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Feds Approve South Carolina’s $25M EV Charging Plan

Federal approval of South Carolina’s Electric Vehicle Infrastructure Deployment Plan announced recently puts more than $25 million for new high-powered chargers along 759 miles of designated EV corridors.

(TNS) — The approval of a new state plan to add electric vehicle charging stations could add to more than a dozen already in York County.

Federal approval of South Carolina’s Electric Vehicle Infrastructure Deployment Plan announced recently puts more than $25 million for new stations statewide in the next two years. The announcement is part of $1.5 billion to build chargers across 75,000 miles of highway nationwide.

U.S. Transportation Secretary Pete Buttigieg said in an announcement last week that plans for all 50 states, the District of Columbia and Puerto Rico received federal approval. The aim is to allow Americans from large cities to rural areas access to electric vehicle use.

“America led the original automotive revolution in the last century, and today, thanks to the historic resources in the President’s Bipartisan Infrastructure Law, we’re poised to lead in the 21st century with electric vehicles,” Buttigieg said.

The South Carolina funding will focus first on high-powered chargers along 759 miles of designated EV corridors.


The South Carolina plan prioritizes chargers along interstates.

Initial focus will go to rural sections along the interstate, according to the approved plan, where lack of urban facilities make EV usage less likely. Public involvement will follow to revise the plan and determine exact locations. Public engagement should begin in mid-2023.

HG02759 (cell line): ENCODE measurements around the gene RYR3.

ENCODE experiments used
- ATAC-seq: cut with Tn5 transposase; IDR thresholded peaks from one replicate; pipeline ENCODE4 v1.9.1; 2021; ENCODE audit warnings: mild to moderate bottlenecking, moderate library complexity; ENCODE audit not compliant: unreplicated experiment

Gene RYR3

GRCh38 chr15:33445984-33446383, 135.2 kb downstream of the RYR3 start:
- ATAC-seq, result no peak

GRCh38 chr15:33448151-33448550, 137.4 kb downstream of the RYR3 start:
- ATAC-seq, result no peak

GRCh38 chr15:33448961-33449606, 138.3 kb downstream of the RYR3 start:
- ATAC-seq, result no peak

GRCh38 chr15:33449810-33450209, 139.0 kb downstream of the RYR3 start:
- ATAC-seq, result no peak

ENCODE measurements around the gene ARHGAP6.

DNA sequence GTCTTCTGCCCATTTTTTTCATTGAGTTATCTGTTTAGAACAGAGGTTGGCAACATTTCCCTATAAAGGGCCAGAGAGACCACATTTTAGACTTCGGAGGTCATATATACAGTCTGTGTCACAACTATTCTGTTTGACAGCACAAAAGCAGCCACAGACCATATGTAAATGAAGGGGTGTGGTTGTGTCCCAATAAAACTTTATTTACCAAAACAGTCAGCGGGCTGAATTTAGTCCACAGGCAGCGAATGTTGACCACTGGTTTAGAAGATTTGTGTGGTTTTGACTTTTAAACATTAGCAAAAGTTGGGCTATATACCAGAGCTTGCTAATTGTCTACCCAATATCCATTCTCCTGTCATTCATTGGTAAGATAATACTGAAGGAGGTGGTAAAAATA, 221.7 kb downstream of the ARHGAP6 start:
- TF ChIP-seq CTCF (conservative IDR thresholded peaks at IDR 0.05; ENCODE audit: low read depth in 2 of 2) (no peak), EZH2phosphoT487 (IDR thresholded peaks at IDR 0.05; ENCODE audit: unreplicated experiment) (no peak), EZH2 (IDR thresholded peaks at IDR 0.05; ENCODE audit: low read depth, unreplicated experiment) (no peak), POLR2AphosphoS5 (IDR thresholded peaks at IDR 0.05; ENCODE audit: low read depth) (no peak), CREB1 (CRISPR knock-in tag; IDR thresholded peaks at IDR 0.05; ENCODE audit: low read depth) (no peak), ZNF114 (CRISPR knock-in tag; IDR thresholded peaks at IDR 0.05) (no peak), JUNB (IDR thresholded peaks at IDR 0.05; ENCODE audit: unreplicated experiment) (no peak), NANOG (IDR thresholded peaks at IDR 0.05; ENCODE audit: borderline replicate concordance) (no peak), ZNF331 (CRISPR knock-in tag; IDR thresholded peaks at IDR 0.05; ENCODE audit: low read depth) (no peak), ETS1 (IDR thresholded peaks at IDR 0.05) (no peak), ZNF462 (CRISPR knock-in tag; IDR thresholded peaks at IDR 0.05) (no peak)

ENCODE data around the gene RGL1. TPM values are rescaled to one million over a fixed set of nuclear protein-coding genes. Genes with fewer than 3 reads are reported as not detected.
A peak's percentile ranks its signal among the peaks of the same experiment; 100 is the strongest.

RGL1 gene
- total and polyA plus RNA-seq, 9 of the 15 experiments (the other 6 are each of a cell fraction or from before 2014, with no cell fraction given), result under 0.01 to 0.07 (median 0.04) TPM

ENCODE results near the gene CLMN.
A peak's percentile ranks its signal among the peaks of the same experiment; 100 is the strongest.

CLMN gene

The full length of I-77 in South Carolina is listed in the state’s alternative fuel corridor area. So is the full length of I-85 and a portion of I-26. Another section of I-26 and all of I-95 and I-20 in South Carolina are listed in the plan as pending designations.

Public involvement will include everything from planning organizations like the Rock Hill-Fort Mill Area Transportation Study to gas station owners, car and tire makers, utility professionals and more.

The plan also addresses signs and branding. In late 2020, Palmetto Clean Fuels Coalition launched a program to standardize charging station signs. So far 87 free signs have been distributed to and installed for participating charging stations. All South Carolina public charging stations are eligible.


The state plan shows 19 existing public charging sites in York, Lancaster and Chester counties. They combine for 51 chargers. In 2016, the Rock Hill region had six public charging stations. In 2020 there were 11 stations.

Most of the stations are in Rock Hill. A dozen stations with with 28 chargers include one or two plugs each at city hall, the municipal garage, operations center, Riverwalk YMCA, airport and Galleria Boulevard.

Tega Cay has two chargers on Stonecrest Boulevard. Indian Land has three stations on Calvin Hall Road, with six combined chargers. Richburg and Fort Lawn each have two chargers.

The largest charging stations are all Tesla setups. There are 12 chargers at the Comfort Inn in Fort Mill. Three more Rock Hill hotels and the Pump House restaurant have two to five Tesla chargers each. No public charging station outside of the Tesla stations has more than two chargers, in the region.

None of the five charging stations in alternative fuel corridors are in the Rock Hill region.


In 2016, South Carolina had about 2,000 fully electric or hybrid vehicles registered. The count increased 32-51% each of the next four years. Last year, the more than 12,000 electric or hybrid vehicles was a 64% increase from the year prior.

Still, electric or hybrid vehicles are not the majority. Federal Highway Administration data shows South Carolina has almost 3.9 million licensed drivers.

South Carolina has 918 public charging ports. President Joe Biden set a goal for half of all new vehicles sold nationwide by 2030 to be zero-emissions vehicles.

“Every single state, D.C. and Puerto Rico are working to leverage the investments from the President’s Bipartisan Infrastructure Law to expand domestic electric vehicle charging across America,” said U.S. Secretary of Energy Jennifer M. Granholm.

“President Biden is leading the shift to electrify transportation,” U.S. Sec. of Energy Jennifer Granholm said in the release, “ensuring drivers can commute and charge confidently and affordably, and lessening our oversized reliance on fossil fuels while combating climate change.”

The five-year funding plan includes more than $10 million this fiscal year and almost $15 million each of the next four years.

©2022 The Charlotte Observer, Distributed by Tribune Content Agency, LLC.